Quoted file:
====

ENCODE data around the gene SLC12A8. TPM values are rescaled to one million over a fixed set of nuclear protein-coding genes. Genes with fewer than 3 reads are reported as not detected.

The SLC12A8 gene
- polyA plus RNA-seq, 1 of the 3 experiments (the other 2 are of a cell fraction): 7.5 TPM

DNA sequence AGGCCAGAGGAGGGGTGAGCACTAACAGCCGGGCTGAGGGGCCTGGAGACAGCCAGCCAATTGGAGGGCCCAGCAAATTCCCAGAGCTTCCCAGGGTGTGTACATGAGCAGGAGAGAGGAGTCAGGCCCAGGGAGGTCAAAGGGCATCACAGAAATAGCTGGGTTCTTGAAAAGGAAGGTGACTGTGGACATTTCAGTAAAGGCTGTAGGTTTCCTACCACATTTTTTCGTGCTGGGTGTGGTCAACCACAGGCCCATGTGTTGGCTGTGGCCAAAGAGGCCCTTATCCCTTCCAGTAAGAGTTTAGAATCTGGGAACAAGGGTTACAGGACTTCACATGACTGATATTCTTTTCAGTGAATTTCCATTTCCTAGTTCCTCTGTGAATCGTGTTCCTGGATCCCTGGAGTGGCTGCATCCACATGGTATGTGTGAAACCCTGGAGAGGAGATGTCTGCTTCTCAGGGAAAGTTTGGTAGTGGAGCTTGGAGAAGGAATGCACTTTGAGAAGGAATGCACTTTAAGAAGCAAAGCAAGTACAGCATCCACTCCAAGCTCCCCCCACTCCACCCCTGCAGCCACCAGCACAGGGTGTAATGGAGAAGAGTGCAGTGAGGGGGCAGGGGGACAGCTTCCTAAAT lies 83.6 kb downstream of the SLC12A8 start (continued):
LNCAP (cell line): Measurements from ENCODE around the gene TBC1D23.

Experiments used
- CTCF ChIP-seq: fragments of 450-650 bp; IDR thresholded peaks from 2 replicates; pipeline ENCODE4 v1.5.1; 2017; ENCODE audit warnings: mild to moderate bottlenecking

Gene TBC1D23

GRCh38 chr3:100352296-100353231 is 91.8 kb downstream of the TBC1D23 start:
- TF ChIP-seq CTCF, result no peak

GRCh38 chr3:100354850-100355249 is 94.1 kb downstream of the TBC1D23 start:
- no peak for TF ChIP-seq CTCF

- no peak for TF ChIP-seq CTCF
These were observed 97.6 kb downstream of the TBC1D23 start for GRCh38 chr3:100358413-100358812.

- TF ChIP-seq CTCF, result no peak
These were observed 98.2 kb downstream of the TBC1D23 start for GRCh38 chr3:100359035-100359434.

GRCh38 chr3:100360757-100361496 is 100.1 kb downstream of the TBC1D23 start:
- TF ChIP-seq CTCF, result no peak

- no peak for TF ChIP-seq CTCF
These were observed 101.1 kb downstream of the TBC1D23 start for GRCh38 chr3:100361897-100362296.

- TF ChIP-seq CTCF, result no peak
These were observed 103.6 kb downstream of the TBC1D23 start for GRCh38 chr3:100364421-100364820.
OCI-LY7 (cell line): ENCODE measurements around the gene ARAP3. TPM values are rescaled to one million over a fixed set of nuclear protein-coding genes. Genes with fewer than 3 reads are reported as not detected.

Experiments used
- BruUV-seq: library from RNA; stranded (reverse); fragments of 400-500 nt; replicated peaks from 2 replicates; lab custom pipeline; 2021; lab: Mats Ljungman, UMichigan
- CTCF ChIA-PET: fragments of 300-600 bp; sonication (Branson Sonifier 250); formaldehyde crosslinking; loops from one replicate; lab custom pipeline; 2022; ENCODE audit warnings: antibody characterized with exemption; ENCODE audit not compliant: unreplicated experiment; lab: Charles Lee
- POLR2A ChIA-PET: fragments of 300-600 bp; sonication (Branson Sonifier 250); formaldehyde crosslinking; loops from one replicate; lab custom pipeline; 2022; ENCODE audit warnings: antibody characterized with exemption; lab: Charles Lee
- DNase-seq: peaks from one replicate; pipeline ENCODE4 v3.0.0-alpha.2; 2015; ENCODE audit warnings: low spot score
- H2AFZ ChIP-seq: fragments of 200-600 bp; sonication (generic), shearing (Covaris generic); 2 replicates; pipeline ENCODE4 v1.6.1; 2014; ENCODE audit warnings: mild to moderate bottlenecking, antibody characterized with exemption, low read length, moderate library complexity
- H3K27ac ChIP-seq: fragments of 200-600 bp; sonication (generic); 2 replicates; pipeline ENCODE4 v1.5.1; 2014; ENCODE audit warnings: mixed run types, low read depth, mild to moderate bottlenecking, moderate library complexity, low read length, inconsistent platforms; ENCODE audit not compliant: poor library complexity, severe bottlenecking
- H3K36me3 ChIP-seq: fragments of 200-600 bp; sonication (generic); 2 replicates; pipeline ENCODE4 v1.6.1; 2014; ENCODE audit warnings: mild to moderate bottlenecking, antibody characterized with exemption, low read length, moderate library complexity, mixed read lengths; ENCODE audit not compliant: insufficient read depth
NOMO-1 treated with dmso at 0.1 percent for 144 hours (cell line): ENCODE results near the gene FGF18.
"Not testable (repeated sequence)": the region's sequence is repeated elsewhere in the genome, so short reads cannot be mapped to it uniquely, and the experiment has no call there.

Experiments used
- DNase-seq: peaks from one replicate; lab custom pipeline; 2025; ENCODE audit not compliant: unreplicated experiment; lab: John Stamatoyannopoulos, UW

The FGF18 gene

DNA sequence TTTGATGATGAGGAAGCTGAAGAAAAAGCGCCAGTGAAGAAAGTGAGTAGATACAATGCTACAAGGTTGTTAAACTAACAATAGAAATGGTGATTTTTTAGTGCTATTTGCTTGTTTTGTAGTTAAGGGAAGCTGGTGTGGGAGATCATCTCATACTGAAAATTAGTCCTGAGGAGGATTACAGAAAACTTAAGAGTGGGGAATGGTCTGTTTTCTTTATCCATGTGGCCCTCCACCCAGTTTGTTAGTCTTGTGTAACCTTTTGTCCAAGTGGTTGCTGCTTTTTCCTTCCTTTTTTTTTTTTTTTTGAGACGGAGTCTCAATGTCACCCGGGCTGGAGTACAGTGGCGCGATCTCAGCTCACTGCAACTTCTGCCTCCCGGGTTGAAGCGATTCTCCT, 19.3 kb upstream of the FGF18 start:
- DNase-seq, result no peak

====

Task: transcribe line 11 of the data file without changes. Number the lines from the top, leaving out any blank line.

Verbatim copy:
GRCh38 chr3:100354850-100355249 is 94.1 kb downstream of the TBC1D23 start: